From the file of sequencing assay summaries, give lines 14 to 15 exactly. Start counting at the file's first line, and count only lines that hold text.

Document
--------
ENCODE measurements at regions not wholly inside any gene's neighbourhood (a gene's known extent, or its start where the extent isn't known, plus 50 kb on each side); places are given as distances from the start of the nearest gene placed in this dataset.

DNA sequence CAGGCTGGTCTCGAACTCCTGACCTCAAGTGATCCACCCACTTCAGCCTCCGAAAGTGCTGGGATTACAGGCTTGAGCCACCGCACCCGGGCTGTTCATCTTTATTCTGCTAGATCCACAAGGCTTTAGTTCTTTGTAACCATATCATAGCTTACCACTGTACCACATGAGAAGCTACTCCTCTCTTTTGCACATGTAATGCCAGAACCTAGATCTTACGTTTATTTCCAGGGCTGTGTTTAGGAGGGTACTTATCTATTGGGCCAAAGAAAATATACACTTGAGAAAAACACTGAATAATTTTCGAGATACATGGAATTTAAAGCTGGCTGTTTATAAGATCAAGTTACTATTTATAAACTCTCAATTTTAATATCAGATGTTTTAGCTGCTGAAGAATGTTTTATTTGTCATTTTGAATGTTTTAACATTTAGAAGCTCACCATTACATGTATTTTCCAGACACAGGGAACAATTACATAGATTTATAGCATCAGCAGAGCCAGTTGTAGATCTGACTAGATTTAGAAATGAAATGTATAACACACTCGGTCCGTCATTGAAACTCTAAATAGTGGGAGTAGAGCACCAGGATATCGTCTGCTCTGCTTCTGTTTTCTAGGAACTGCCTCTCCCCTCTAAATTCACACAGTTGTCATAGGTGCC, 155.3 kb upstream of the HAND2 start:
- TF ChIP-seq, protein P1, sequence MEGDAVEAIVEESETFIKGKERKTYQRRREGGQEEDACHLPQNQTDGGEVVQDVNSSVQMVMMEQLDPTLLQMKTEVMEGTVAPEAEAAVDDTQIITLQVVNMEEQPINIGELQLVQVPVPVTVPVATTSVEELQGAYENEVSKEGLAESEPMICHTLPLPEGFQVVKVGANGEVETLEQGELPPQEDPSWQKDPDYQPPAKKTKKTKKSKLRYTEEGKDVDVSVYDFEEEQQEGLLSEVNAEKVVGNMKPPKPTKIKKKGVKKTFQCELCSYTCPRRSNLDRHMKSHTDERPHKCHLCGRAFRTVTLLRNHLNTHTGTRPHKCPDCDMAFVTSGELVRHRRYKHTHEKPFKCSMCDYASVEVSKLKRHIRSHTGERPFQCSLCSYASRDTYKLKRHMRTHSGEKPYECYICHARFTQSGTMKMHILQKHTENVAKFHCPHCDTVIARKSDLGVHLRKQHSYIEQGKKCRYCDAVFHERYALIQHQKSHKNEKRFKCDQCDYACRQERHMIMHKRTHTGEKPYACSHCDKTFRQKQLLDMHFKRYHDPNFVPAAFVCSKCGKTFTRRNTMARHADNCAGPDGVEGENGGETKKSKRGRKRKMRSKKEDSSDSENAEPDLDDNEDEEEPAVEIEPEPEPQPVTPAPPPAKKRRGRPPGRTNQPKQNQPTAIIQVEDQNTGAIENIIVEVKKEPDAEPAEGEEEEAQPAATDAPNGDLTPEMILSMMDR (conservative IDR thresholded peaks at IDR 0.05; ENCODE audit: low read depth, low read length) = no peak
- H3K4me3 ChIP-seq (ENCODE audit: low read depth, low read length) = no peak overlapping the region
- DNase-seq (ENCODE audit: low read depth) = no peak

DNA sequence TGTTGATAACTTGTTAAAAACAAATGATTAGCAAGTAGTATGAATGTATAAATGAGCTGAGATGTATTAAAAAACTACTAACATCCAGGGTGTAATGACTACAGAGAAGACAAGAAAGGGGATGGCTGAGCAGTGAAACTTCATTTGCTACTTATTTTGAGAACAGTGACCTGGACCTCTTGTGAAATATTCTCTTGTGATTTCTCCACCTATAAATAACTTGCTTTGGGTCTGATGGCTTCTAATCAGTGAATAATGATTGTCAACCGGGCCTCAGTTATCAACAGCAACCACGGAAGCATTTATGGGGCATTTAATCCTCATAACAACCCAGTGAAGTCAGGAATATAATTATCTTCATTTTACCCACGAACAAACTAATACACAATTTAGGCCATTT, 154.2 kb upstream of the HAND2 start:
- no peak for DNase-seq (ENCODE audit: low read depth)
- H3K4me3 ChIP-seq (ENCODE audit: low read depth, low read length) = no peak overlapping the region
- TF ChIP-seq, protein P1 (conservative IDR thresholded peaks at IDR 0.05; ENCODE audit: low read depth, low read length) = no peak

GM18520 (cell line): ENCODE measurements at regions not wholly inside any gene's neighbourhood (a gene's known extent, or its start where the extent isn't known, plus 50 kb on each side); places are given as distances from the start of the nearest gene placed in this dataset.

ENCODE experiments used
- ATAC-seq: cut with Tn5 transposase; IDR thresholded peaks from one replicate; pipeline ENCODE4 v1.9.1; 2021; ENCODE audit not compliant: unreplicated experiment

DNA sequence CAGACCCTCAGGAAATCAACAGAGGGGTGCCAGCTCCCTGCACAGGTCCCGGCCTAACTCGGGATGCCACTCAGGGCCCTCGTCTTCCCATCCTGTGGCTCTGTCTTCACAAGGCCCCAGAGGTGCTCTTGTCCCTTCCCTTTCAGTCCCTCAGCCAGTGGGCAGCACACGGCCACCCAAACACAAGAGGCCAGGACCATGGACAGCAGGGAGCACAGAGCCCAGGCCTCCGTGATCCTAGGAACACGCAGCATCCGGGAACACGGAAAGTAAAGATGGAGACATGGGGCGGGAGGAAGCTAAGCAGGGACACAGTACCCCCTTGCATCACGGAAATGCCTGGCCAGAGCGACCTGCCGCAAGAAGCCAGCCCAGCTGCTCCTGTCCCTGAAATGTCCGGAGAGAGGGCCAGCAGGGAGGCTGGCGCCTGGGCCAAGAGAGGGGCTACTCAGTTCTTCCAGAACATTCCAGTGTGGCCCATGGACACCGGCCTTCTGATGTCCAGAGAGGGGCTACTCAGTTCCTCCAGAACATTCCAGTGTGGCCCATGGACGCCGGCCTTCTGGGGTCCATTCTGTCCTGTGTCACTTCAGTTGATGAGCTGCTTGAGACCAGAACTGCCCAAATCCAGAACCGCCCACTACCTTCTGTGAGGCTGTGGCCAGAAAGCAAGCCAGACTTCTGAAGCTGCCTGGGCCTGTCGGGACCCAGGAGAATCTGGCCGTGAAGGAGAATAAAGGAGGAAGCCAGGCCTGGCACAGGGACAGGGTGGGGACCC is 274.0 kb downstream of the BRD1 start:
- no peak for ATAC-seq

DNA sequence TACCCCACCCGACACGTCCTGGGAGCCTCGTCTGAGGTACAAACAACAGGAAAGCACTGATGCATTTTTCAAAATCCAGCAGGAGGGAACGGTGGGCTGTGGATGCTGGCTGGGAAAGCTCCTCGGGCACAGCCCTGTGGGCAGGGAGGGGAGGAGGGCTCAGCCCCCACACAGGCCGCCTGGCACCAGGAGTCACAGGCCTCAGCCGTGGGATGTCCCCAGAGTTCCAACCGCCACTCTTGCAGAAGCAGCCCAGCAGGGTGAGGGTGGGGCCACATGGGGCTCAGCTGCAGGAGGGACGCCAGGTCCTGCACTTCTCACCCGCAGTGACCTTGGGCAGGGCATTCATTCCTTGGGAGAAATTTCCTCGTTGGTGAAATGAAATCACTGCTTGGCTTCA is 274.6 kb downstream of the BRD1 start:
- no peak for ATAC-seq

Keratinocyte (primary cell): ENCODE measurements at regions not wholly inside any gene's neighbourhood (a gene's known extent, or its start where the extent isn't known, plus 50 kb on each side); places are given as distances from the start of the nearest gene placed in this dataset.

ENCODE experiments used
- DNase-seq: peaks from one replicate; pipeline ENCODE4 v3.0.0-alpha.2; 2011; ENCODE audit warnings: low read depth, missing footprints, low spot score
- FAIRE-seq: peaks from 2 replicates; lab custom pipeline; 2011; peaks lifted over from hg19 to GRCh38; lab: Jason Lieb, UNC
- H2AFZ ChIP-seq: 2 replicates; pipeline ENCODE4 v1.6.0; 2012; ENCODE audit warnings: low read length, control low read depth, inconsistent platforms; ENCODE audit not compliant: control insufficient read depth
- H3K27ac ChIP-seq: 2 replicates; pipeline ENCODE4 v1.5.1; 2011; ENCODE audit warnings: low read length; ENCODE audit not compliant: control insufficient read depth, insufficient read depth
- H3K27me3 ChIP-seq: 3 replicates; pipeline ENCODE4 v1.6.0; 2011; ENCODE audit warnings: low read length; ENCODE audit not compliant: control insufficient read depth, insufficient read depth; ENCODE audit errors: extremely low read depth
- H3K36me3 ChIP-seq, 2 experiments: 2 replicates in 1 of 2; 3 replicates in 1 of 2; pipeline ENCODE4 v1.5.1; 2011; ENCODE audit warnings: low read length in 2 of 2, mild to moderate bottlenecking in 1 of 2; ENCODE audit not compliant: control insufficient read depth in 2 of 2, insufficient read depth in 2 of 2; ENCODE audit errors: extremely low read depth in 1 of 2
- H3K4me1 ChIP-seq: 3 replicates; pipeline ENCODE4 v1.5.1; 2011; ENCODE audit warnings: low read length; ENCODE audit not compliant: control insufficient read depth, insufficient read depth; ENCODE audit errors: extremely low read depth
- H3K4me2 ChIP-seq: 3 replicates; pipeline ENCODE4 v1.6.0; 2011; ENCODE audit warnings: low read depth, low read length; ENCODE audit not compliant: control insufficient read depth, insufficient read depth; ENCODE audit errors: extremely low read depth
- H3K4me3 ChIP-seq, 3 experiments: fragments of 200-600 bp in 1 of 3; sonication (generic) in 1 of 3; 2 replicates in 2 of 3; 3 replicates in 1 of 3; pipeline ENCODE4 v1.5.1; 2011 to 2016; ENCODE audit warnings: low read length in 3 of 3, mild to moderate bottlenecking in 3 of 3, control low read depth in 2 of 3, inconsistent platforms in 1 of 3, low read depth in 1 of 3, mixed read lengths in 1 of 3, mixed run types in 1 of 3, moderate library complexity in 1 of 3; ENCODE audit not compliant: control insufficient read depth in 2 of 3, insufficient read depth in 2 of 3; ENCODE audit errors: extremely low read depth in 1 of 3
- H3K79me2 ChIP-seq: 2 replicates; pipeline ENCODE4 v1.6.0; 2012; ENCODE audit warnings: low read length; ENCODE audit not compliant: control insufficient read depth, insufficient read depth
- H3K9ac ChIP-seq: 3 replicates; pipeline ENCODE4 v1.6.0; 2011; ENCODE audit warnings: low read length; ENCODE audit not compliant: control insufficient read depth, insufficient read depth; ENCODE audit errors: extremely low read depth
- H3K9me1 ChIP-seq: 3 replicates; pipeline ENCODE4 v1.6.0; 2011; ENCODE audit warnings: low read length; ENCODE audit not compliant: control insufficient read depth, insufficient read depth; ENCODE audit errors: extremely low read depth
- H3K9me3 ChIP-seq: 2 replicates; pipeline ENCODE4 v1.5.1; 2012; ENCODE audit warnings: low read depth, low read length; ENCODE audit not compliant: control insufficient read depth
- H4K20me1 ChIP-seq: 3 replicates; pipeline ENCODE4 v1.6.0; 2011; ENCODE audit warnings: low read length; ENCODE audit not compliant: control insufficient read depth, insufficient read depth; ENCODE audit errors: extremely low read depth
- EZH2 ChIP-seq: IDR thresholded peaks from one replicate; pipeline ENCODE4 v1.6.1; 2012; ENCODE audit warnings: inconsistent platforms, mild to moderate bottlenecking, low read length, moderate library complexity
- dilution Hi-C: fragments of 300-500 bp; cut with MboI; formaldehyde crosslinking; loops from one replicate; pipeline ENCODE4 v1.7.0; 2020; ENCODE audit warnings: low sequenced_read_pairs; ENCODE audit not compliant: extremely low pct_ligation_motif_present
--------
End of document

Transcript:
- no peak for ATAC-seq

DNA sequence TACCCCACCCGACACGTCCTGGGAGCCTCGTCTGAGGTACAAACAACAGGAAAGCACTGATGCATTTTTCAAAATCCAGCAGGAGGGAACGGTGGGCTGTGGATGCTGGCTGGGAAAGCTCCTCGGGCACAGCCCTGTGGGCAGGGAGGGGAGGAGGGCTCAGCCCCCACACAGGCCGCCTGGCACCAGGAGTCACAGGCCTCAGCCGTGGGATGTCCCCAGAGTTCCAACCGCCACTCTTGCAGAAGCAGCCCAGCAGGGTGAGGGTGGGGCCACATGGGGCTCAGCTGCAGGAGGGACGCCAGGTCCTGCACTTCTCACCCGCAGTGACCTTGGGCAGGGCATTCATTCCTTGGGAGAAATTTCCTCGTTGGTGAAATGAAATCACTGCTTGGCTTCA is 274.6 kb downstream of the BRD1 start: